Mosquitoes – A story of bad news, good news, beer and Malaria3 min read
“The bad news is that if you drink beer, mosquitoes are more attracted to you and may bite you and give you malaria. The good news is that scientists have developed a mosquito that could, in theory, vaccinate you against malaria with each bite.”
The first study, Beer Consumption Increases Human Attractiveness to Malaria Mosquitoes, was conducted in Burkina Faso by a team of researchers led by Thierry Lefèvre from Emory University and published by PLoS ONE, an interactive open-access journal. It concluded that “beer consumption consistently increased volunteers’ attractiveness to mosquitoes.” The researchers believe that the alcohol in the local beer causes the increased attractiveness; however, further studies are necessary to eliminate other possibilities. I saw that the local beer is fairly low in alcohol content and wondered what the curve would look like as the strength varied. Is it a linear relationship, or would it yield an upside-down “U” shape? If the latter, one could stick to more toxic drinks (although this flies in the face of the researchers who also noted that alcohol consumption has other negative health effects and can lower one’s ability to defend against parasites and other threats to the immune system). I was lucky enough to learn about the African drink, dawa, from my wife (it was a huge hit on our wedding night). Dawa means “medicine” or “magical potion” in Swahili and is a much stronger drink than the local beer in Burkina Faso, so perhaps they already know about the shape of the curve.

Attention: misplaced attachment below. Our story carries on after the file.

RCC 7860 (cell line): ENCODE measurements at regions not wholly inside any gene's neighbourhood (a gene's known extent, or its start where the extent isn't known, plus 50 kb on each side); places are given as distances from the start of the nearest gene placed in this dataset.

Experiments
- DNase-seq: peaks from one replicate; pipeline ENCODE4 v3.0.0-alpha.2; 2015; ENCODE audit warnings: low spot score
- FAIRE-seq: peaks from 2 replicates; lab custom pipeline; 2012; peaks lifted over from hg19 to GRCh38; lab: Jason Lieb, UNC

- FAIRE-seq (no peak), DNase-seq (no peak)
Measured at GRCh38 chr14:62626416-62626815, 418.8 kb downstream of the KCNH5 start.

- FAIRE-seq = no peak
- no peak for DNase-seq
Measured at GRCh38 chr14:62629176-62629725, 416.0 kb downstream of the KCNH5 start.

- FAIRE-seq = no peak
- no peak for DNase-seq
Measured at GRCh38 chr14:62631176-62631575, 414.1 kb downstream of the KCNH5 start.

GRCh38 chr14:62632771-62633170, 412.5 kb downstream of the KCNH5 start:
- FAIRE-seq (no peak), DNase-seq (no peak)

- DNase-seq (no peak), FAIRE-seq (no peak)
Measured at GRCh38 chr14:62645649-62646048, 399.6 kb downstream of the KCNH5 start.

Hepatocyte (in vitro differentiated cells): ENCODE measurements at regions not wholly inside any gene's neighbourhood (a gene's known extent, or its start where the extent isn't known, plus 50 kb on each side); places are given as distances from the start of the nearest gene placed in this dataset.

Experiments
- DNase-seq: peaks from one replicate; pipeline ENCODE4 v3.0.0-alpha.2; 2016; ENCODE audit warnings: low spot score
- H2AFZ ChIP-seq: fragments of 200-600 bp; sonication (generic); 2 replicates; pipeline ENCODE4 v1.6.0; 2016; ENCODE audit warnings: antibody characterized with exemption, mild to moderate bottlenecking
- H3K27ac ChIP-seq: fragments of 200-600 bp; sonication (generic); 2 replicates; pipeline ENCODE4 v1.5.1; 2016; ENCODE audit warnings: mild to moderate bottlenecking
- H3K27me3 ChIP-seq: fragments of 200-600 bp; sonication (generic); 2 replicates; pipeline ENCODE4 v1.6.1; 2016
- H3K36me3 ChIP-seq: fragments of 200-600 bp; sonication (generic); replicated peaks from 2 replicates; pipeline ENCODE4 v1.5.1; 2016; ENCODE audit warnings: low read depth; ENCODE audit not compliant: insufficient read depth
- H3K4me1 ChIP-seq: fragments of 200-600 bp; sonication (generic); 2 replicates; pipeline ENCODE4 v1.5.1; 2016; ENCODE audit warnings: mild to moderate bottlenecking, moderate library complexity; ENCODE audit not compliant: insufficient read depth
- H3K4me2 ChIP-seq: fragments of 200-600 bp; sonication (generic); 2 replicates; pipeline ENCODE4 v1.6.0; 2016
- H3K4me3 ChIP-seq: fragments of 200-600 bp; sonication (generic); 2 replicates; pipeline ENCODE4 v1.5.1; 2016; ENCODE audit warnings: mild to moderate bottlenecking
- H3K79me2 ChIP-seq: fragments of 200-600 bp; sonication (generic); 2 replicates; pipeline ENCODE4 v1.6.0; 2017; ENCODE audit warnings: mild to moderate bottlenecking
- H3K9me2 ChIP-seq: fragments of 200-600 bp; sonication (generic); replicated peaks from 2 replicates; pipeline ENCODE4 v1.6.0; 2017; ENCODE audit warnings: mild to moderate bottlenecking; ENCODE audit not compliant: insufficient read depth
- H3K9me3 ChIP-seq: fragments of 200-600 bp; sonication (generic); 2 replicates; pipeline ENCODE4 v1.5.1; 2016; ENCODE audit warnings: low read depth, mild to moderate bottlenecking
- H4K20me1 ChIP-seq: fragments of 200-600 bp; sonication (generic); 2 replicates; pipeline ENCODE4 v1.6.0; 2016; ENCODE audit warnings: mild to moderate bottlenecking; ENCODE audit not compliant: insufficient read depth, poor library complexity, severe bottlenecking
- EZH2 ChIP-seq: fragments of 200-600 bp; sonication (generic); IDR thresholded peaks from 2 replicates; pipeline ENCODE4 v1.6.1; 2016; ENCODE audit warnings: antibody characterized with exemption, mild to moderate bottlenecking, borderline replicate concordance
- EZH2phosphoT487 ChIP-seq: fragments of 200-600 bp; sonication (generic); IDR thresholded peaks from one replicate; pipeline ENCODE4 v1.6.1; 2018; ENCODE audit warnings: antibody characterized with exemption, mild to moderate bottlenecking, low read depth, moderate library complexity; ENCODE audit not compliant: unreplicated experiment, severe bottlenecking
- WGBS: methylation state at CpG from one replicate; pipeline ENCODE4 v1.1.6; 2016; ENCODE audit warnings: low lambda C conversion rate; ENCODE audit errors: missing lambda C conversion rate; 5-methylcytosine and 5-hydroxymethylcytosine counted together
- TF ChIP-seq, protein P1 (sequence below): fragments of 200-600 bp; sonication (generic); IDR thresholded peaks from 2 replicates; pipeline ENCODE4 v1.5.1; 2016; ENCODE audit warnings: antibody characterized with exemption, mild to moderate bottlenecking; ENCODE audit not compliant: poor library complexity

The second study, Flying vaccinator; a transgenic mosquito delivers a Leishmania vaccine via blood feeding, was published in the April 2010 issue of Insect Molecular Biology and conducted by Associate Professor Shigeto Yoshida and his research team from Jichi Medical University. Unfortunately, there are ethical issues with using wild mosquitoes (are there domesticated ones?) to transmit a vaccine. How would the pharmas get paid for it, for example? Oh, yeah, that is not an ethical issue so much as an economical one. In all seriousness, it does sound like this idea may be years away if it ever gets off the ground (no pun intended). The mere fact that they did successfully use the mosquito’s saliva to deliver the payload, however, does hold promise for other therapies in the future.
Malaria is a very serious problem worldwide, affecting hundreds of millions of people each year and killing millions, mostly sub-Saharan children. If you took the time to read this, please think about helping to stop this disease and perhaps contributing to a worthy organization. It is money well spent. Also, if you are traveling to areas where malaria is a risk, learn about which preventive medicine is right for you and make sure that you take it.